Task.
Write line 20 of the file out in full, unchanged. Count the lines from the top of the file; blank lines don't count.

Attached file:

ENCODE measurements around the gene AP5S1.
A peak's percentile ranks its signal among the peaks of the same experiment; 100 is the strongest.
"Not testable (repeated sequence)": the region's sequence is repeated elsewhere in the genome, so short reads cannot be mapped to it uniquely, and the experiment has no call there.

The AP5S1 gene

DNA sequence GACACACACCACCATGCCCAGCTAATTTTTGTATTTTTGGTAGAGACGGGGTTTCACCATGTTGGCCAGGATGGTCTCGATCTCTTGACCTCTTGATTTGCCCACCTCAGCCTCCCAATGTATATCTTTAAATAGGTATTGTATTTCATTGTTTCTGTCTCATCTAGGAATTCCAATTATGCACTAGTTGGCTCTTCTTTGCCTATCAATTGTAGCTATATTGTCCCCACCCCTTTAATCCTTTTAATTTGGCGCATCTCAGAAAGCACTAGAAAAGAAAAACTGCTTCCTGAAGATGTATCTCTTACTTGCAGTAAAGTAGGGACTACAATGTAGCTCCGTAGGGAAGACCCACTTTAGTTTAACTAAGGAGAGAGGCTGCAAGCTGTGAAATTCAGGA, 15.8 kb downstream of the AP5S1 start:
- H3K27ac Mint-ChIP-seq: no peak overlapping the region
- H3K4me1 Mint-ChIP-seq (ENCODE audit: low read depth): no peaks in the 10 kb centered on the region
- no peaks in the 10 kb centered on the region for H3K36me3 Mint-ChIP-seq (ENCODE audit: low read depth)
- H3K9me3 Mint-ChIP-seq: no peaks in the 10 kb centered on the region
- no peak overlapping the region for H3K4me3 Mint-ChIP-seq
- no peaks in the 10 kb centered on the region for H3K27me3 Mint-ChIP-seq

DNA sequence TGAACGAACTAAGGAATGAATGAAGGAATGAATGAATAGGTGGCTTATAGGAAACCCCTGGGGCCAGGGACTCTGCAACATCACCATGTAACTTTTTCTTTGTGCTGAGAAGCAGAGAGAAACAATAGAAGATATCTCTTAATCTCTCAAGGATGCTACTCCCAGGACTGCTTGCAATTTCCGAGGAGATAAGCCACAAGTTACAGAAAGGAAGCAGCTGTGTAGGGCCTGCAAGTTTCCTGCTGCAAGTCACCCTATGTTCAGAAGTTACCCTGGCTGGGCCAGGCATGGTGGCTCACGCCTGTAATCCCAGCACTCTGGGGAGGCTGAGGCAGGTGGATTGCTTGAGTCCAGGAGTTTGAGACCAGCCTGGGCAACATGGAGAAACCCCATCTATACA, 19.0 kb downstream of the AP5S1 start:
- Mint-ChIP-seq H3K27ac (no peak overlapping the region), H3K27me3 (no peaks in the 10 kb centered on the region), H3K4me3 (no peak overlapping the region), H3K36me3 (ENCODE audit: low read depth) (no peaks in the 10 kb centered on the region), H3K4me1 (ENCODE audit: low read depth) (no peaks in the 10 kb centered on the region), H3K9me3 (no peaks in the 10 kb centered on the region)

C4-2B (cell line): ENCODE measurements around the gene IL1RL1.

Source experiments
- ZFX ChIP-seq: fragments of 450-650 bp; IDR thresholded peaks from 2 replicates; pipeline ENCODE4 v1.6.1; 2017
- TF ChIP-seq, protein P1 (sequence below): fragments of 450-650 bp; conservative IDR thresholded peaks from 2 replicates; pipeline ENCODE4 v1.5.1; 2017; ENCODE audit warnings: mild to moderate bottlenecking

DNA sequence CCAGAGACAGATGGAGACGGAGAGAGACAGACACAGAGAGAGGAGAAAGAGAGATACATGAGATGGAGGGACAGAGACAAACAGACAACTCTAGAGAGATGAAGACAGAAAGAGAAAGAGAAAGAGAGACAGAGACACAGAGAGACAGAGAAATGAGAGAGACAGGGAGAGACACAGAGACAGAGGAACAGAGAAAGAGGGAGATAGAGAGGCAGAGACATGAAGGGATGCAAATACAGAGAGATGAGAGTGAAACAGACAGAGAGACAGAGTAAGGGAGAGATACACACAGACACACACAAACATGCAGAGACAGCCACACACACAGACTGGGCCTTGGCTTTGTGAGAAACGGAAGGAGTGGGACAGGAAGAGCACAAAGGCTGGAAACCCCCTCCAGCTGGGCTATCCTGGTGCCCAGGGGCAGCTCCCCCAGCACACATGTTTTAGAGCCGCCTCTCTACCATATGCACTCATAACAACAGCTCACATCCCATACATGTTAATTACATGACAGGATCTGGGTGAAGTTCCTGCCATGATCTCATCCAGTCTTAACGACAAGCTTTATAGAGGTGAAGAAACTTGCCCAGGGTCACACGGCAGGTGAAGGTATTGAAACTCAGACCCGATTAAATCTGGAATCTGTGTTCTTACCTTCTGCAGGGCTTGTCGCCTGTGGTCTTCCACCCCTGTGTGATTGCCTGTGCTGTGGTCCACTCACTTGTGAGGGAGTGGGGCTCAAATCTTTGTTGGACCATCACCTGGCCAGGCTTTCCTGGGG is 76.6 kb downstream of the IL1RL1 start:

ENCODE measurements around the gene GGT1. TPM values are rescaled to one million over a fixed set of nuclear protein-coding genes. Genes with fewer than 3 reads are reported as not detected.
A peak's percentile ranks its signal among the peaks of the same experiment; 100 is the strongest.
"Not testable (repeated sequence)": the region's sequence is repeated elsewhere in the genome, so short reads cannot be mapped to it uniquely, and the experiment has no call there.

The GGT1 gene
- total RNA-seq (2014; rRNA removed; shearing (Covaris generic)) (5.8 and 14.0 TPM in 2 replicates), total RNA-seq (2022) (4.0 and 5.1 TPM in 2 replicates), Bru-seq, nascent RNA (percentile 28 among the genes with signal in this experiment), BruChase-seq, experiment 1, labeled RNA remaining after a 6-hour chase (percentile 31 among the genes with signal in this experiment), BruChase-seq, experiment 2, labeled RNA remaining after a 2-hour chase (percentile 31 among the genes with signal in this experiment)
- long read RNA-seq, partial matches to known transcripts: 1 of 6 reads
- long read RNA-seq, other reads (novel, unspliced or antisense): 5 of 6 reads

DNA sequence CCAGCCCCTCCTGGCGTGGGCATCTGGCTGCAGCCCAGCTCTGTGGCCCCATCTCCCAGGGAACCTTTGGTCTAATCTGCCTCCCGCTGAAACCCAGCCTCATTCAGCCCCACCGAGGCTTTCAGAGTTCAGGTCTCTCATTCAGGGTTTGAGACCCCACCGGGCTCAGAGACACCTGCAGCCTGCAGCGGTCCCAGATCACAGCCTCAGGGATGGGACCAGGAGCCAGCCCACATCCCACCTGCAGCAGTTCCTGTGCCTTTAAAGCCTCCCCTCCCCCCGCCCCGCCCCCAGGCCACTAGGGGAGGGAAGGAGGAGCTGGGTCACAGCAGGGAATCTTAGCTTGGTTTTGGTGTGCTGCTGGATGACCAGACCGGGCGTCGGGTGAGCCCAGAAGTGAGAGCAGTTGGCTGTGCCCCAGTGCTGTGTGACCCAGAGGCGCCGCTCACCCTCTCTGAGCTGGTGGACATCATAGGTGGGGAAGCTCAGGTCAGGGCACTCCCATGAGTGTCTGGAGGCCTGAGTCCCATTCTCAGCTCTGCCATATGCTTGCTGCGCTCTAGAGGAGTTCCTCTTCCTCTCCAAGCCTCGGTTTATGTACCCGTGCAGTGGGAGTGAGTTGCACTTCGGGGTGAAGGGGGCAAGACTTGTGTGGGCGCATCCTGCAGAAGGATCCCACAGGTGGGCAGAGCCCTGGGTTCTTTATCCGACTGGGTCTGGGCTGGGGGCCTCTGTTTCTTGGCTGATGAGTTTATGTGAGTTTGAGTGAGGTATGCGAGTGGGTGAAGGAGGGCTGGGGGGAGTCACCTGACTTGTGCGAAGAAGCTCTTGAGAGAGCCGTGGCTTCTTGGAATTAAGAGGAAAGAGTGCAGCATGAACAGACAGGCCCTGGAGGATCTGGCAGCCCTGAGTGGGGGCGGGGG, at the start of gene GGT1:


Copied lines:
A peak's percentile ranks its signal among the peaks of the same experiment; 100 is the strongest.